Notice: Eighth Circuit Rule 28a(k) Governs Citation of Unpublished Opinions and Provides That They Are Not Precedent and Generally Should Not Be Cited Unless Relevant to Establishing the Doctrines of Res Judicata, Collateral Estoppel, the Law of the Case, or if the Opinion Has Persuasive Value on a Material Issue and No Published Opinion Would Serve As Well.united States of America, Appellee, v. Wayne A. Gibson, Appellant, 124 F.3d 208 (8th Cir. 1997)

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U.S. Court of Appeals for the Eighth Circuit - 124 F.3d 208 (8th Cir. 1997)

Submitted Aug. 22, 1997. Filed Sept. 9, 1997

Appeal from the United States District Court for the Western District of Missouri.

Before FAGG, BOWMAN, and MURPHY, Circuit Judges.


While performing drug interdiction duties at the Kansas City, Missouri Amtrak station, Kansas City police detectives Larry Cridlebaugh and Lee Richards found cocaine base in Wayne A. Gibson's possession. Cridlebaugh arrested Gibson, who was later charged with one count of possessing fifty grams or more of cocaine base with intent to distribute, in violation of 21 U.S.C. §§ 841(a) (1), (b) (1) (A) (1994). Gibson moved to suppress evidence obtained during a search of his luggage. Following a suppression hearing, the District Court1  concluded that Gibson's encounter with the police was consensual and denied the motion. Gibson then entered a conditional plea of guilty, reserving his right to appeal the denial of his pretrial motion to suppress, and the District Court sentenced Gibson to 262 months' imprisonment and five years' supervised release. Gibson appeals the denial of his motion to suppress, arguing that a consensual citizen-police encounter became an unconstitutionial investigatory stop when police detained him without any reasonable suspicion of criminal activity. We affirm.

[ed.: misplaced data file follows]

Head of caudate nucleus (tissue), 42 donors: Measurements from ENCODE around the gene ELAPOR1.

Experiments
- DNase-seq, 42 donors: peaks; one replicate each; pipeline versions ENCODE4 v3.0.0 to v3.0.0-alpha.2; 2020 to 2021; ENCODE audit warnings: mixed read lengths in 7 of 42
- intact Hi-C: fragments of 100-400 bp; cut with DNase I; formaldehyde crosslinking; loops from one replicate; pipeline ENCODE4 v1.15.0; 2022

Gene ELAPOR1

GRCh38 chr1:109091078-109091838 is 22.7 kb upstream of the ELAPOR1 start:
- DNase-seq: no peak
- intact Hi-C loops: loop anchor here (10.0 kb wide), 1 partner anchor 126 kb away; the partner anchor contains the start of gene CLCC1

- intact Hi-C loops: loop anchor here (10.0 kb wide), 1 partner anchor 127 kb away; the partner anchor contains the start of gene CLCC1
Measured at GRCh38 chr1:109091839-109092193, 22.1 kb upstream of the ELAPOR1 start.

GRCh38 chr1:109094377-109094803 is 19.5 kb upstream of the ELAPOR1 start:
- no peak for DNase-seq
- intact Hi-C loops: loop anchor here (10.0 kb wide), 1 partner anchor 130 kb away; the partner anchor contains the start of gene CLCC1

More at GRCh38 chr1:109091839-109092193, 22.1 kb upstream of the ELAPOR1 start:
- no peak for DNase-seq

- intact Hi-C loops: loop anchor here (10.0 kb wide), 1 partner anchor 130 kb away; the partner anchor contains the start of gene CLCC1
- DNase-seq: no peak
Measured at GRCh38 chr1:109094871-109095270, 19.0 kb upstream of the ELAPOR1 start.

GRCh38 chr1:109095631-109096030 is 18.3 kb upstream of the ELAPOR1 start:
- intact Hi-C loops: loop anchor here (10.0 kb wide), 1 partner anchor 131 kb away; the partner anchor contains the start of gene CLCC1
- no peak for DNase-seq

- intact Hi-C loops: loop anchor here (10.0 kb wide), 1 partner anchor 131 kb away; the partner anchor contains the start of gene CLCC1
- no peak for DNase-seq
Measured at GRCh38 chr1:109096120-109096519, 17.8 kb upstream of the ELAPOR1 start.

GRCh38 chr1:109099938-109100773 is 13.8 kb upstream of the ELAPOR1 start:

We review de novo the denial of a motion to suppress, but we review findings of historical fact only for clear error. See United States v. Weinbender, 109 F.3d 1327, 1329 (8th Cir. 1997). Based on the testimony of detectives Cridlebaugh and Richards, which the District Court credited, that court's findings that Gibson's encounter with the detectives was consensual and that Gibson freely consented to the search that led to the discovery of the cocaine base in his possession are not clearly erroneous. Accordingly, the District Court did not err in denying Gibson's motion to suppress.

The conviction resulting from Gibson's plea of guilty is affirmed.


The Honorable Fernando J. Gaitan, Jr., United States District Judge for the Western District of Missouri, adopting the report and recommendations of the Honorable Sarah W. Hays, United States Magistrate Judge for the Western District of Missouri